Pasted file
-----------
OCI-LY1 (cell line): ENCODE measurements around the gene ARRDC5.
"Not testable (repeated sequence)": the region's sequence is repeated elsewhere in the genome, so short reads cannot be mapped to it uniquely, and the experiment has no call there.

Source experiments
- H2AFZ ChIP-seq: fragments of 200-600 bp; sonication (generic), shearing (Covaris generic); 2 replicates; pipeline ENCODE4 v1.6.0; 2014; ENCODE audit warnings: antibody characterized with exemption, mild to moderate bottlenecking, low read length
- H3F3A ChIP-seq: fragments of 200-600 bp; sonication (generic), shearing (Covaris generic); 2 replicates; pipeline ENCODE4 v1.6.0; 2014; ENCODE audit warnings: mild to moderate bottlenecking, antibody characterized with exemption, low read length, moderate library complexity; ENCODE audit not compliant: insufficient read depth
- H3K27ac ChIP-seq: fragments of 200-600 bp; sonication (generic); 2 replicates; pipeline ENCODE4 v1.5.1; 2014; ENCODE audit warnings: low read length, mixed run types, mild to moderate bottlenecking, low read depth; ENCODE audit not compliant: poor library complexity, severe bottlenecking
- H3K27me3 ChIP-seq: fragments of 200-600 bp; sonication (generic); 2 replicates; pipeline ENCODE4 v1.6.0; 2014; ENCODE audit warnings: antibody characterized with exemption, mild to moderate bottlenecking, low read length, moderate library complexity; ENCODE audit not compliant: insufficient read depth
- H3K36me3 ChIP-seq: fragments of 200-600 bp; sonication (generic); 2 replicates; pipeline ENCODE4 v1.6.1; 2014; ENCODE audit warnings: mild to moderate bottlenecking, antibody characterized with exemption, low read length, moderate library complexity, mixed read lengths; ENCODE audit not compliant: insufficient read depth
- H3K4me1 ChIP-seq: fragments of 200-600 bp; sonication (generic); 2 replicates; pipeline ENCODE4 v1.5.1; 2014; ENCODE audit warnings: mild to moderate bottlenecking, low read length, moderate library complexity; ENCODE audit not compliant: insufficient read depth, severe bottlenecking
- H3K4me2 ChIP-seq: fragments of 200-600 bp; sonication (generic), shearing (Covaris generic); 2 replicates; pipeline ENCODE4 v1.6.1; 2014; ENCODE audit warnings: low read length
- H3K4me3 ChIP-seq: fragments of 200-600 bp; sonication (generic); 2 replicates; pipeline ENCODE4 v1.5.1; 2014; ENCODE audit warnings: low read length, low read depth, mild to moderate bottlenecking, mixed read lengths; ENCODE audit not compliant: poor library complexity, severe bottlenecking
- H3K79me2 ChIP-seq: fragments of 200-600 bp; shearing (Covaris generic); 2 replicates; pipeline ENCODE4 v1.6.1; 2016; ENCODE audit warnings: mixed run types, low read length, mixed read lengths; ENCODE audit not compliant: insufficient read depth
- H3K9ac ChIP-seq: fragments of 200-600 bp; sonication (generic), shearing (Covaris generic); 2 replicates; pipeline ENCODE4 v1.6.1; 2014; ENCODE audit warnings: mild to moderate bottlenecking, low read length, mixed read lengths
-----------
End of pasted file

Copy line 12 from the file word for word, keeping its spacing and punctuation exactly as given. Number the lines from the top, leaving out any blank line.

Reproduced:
- H3K79me2 ChIP-seq: fragments of 200-600 bp; shearing (Covaris generic); 2 replicates; pipeline ENCODE4 v1.6.1; 2016; ENCODE audit warnings: mixed run types, low read length, mixed read lengths; ENCODE audit not compliant: insufficient read depth